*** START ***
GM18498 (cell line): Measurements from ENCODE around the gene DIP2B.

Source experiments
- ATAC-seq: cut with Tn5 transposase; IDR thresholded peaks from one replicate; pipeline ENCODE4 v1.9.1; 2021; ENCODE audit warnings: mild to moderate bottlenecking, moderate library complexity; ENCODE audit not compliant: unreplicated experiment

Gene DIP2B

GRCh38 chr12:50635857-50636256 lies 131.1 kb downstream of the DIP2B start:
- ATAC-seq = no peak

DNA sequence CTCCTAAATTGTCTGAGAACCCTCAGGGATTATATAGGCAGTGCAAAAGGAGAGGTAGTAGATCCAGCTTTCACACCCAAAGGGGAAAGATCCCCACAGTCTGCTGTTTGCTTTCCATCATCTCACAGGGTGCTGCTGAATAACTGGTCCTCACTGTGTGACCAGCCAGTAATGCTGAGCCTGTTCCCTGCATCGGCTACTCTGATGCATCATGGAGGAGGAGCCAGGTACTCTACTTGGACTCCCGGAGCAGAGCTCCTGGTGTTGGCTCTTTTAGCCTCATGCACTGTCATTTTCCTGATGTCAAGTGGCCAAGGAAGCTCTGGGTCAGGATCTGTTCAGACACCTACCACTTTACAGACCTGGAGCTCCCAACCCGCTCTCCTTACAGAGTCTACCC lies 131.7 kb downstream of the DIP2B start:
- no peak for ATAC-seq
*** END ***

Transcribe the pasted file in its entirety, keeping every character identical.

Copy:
GM18498 (cell line): Measurements from ENCODE around the gene DIP2B.

Source experiments
- ATAC-seq: cut with Tn5 transposase; IDR thresholded peaks from one replicate; pipeline ENCODE4 v1.9.1; 2021; ENCODE audit warnings: mild to moderate bottlenecking, moderate library complexity; ENCODE audit not compliant: unreplicated experiment

Gene DIP2B

GRCh38 chr12:50635857-50636256 lies 131.1 kb downstream of the DIP2B start:
- ATAC-seq = no peak

DNA sequence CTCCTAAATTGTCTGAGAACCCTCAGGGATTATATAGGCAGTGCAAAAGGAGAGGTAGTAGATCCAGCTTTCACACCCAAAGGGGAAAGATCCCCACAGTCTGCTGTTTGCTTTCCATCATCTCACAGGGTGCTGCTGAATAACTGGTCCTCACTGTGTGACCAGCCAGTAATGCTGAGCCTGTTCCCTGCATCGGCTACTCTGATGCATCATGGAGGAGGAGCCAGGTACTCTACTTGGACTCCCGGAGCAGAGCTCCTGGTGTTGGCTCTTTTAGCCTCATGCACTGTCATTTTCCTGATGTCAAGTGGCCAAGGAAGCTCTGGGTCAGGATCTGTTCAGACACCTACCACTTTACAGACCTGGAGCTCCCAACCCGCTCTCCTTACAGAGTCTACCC lies 131.7 kb downstream of the DIP2B start:
- no peak for ATAC-seq